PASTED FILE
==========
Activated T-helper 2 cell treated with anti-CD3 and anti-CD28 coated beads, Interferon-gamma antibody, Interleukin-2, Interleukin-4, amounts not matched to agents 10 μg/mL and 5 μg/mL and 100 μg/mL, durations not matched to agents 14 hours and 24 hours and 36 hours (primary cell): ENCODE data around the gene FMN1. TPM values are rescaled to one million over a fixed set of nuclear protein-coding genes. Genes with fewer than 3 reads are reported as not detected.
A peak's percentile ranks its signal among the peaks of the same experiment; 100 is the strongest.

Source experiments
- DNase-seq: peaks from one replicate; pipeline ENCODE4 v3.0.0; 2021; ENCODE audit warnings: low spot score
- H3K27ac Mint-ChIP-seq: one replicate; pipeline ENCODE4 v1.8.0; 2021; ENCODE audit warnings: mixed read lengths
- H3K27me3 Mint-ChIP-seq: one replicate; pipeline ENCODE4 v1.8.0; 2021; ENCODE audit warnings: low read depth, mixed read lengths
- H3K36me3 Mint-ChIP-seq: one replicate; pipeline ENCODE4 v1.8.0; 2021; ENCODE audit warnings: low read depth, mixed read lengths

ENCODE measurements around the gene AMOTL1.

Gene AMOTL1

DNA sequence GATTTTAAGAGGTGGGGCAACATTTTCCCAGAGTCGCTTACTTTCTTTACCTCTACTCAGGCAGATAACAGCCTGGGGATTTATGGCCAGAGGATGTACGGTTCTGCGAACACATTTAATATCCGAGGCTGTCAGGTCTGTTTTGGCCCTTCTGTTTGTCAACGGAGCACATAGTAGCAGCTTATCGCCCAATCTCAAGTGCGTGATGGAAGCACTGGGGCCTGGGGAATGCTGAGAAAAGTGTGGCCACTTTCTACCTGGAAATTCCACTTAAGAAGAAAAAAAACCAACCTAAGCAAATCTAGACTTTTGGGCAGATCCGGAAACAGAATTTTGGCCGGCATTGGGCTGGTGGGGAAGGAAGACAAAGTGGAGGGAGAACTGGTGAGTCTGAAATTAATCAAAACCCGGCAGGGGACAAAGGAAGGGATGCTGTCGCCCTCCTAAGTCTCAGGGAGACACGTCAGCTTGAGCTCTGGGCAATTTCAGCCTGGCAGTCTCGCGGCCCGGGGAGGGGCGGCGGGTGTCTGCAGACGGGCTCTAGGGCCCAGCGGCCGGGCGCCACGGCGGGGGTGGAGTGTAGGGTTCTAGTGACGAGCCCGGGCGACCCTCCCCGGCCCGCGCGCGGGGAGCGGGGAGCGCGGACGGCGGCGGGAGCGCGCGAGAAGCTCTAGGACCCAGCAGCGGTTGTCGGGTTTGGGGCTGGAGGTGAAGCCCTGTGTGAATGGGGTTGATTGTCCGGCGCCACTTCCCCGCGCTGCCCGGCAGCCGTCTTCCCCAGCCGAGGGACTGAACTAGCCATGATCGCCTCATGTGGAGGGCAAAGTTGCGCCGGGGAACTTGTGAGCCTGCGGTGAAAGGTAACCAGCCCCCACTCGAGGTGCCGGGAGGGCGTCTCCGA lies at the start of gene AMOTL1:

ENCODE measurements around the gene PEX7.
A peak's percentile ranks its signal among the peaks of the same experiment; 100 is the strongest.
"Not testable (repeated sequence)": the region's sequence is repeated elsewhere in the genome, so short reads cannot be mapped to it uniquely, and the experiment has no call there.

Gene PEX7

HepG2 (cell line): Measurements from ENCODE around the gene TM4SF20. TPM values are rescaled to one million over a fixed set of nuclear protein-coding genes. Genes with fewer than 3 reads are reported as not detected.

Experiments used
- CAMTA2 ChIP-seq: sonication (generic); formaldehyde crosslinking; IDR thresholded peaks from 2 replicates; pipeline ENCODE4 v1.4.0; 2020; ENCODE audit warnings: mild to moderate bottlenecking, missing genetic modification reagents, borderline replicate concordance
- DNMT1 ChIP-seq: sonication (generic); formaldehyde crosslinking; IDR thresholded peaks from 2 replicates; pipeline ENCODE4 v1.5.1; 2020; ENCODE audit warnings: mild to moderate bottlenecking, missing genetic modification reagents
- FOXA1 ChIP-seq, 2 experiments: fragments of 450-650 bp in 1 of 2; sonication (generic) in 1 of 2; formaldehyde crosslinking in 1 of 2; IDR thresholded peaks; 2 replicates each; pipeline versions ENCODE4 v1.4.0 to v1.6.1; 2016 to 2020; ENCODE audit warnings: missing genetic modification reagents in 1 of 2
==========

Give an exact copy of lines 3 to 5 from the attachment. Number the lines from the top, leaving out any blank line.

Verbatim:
Source experiments
- DNase-seq: peaks from one replicate; pipeline ENCODE4 v3.0.0; 2021; ENCODE audit warnings: low spot score
- H3K27ac Mint-ChIP-seq: one replicate; pipeline ENCODE4 v1.8.0; 2021; ENCODE audit warnings: mixed read lengths